CDC: Overdose deaths rise in Arkansas

Official connects pandemic, influx of fentanyl to 40% year-over-year increase

Small vials of fentanyl are shown in this June 1, 2018, file photo. (AP/Rick Bowmer)
Small vials of fentanyl are shown in this June 1, 2018, file photo. (AP/Rick Bowmer)

Overdose deaths in Arkansas are estimated to have increased by more than 40%, or 152 deaths, in 2020 according to data released this week by the Centers for Disease Control and Prevention National Center for Health Statistics.

It estimates 515 people died because of overdoses in Arkansas during 2020, with 363 people dying in 2019.

While nearly all states' overdose deaths increased during the pandemic, Arkansas sits higher than the national average, the report shows. It says the nation saw about 93,331 overdose deaths in 2020, a 29.4% increase from the 72,151 deaths in 2019.

Arkansas Drug Director Kirk Lane said officials knew the overdoses were going to be higher in 2020 because of the covid-19 pandemic.

"People with depression, isolation, all of those factors that go into a perfect storm, but also we had a great influx of illicit fentanyl in the state," Lane said. "We are seeing that in all sorts of substances, whether pressing it into a counterfeit pill, meth, cocaine and even marijuana."

Fentanyl became the deadliest drug in Arkansas in 2020 for the first time, passing methamphetamine, Lane said.

In 2019, Arkansas was one of five states that reduced overdose deaths by double digits, Lane said. He said that partly came through opening access to recovery programs throughout the state, expanding Narcan programs and increasing education.

"But before we could celebrate that, covid came in, and the world changed," Lane said. "We are saving more than we ever had, but we are losing more than we ever had."

Lane said everyone knew the overdose numbers would be high for 2020 but the CDC numbers still came as a shock.

It is hard to know the true numbers, Lane said. Partly because there is under-reporting from coroner's offices. A database has been provided to coroners, but about 40% are not using it, he said.

"We don't want to wait six months to find out what happened last year," Lane said. "We really need coroners to be a part of that conversation on the front end."

Chris Dickie works on the front lines of addiction treatment as the CEO of the Natural State Recovery Centers. He said the past year has been hard.

"All these mutual support groups were shutting down," he said. "All these resources were shutting down. We saw immediately that negative impact. Did we know this was going to be this bad? No."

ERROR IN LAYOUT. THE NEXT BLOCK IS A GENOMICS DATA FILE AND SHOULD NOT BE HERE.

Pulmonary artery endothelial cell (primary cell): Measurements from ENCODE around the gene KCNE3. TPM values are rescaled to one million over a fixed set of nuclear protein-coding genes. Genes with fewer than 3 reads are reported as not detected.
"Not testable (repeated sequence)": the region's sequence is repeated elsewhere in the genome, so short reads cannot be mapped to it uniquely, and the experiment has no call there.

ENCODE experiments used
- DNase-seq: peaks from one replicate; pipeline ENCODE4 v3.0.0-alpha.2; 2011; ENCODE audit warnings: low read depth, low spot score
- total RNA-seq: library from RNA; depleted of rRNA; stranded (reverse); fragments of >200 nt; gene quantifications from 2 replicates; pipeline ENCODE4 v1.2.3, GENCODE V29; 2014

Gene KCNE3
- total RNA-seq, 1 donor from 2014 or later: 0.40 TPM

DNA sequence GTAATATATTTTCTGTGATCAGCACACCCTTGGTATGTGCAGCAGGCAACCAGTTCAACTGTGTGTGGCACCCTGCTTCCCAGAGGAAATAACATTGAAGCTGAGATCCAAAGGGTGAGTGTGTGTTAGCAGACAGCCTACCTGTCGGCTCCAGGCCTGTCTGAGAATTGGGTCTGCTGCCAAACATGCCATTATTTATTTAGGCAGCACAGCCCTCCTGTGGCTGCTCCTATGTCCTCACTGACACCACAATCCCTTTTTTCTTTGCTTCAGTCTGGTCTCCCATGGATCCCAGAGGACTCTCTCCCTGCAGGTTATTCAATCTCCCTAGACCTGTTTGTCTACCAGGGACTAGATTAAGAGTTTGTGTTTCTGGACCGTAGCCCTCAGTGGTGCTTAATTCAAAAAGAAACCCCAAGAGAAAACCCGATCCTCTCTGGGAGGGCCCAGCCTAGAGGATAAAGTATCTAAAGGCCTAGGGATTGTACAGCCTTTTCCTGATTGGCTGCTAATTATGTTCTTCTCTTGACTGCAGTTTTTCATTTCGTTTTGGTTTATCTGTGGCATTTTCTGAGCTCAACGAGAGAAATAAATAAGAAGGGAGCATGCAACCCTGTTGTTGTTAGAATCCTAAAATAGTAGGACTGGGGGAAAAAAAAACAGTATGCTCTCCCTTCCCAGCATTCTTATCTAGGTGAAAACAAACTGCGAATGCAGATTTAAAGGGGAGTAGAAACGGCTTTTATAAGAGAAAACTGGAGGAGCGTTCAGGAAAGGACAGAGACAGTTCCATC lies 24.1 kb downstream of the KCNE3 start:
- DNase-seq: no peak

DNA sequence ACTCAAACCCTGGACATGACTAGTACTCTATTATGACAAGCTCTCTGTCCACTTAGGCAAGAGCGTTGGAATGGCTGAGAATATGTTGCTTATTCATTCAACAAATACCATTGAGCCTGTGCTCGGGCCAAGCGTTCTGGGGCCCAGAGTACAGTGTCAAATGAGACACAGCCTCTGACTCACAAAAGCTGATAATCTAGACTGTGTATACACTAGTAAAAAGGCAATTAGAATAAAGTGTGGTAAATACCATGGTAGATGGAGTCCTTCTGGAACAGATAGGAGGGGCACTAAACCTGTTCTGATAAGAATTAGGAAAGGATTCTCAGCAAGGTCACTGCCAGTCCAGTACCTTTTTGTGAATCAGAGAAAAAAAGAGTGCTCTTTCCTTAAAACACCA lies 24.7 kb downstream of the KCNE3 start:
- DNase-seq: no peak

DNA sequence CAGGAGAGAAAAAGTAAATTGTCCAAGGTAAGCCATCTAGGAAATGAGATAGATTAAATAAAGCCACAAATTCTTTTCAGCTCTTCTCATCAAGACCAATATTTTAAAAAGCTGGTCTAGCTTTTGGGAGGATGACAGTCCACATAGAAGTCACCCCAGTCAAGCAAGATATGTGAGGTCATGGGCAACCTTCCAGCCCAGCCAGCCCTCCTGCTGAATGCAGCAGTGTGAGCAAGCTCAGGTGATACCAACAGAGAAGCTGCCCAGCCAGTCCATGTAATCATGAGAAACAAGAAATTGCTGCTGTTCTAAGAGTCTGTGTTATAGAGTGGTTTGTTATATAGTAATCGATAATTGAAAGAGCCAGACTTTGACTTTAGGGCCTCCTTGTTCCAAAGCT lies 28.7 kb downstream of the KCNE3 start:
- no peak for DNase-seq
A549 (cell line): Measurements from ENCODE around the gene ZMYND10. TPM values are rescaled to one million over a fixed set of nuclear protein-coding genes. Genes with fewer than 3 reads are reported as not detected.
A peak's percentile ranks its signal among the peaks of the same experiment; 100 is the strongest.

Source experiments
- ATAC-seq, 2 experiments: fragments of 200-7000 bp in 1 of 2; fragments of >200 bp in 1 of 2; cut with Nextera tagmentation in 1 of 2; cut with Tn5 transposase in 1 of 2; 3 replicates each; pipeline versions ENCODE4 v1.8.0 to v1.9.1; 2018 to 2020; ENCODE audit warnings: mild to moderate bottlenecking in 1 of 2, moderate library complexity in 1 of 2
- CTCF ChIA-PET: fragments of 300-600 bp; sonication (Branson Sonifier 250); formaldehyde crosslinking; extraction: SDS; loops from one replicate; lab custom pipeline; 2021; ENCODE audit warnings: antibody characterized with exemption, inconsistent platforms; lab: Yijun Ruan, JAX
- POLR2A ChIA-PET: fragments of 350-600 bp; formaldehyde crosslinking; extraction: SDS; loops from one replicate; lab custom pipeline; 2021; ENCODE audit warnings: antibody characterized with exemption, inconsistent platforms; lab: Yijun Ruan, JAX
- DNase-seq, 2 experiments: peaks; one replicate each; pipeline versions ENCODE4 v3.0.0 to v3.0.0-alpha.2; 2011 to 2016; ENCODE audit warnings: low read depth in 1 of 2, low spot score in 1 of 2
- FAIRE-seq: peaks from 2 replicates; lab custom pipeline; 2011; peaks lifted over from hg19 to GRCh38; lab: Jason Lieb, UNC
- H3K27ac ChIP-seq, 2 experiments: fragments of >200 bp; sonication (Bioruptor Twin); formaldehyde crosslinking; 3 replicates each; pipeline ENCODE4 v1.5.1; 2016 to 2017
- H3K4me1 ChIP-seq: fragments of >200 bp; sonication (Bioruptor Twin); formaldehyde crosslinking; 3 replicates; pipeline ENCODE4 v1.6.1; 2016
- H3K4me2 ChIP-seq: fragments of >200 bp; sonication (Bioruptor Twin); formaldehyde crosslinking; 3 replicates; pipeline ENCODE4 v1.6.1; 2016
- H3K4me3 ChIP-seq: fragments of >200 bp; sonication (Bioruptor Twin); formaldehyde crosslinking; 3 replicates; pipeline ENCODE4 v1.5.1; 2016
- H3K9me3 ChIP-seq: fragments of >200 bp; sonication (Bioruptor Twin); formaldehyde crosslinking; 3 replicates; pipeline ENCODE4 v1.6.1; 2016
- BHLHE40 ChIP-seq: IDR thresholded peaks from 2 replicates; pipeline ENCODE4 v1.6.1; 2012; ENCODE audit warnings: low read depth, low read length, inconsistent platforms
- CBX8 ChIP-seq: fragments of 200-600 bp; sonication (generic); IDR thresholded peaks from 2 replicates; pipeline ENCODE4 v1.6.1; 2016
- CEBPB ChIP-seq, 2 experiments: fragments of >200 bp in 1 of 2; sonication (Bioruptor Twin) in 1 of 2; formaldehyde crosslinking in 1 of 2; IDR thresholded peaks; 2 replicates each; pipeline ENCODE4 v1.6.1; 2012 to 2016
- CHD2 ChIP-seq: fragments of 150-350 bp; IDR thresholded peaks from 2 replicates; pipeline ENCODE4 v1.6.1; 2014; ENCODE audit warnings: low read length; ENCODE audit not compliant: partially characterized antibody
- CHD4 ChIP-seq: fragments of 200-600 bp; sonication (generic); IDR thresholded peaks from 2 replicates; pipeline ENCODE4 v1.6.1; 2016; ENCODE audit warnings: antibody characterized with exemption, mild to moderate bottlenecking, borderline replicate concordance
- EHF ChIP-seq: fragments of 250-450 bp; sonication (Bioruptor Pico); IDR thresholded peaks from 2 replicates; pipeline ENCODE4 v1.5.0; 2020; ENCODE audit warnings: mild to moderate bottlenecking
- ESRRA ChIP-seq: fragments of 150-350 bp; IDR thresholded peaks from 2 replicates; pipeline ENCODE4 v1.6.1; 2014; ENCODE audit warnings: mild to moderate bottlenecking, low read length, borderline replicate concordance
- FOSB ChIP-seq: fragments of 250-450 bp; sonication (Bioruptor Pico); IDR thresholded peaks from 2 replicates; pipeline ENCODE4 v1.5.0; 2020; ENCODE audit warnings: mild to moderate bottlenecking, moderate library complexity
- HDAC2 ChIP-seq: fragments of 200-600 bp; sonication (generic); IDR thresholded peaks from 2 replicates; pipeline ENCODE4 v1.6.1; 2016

A lot of people in recovery suddenly struggled in isolation, Dickie said.

"Addiction thrives in isolation," he said. "Having all the resources available to our patient population is a critical piece of the puzzle."

Dickie said he's thankful, as a recovered addict, that he survived but he knows some who didn't.

"We had a person come through our program and successfully graduate," Dickie said. "He had big plans for his future. I helped him on a resume, and when the pandemic hit, he was in isolation a little too long and ended up losing his life after a relapse."

The death caused a lot of pain in the community, Dickie said.

"That one hurts a lot, and it compounds when you think of 93,000," he said. "Those are all severe gut punches to me. That's why I get up in the morning, and that's why I do what I do."

It wasn't only the people already battling addiction who suffered through covid, Dickie said.

"I serve on the Alcohol and Drug Abuse Coordinating Council," Dickie said. "We see a report every month about new admits and their demographic. There was a lot of new people who had never struggled before this year. Lots of people who had never reached out for help or ever sought treatment before were all of a sudden in the pool, and that might be a part of the desperation that the pandemic caused."

Dickie said his program, which includes detox, residential and outpatient services, was able to continue operating with hybrid models during the shutdown.

Organizations throughout the state also started coming together to create programs to address addiction when it became apparent there was a growing problem, he said.

The Arkansas State Chamber, Walmart, AFMC and Arkansas Blue Cross and Blue Shield partnered to launch Together Arkansas during the pandemic. The program helps employers connect employees struggling with addiction to resources.

Kirk said another tool launched was AR-Connect, a 24-hour hotline that connects individuals with mental or substance abuse issues to immediate resources.

"When people need help, they don't need to be put on a list," Kirk said. "They need treatment right then."

Those needing help can reach AR-Connect at (501) 526-3563.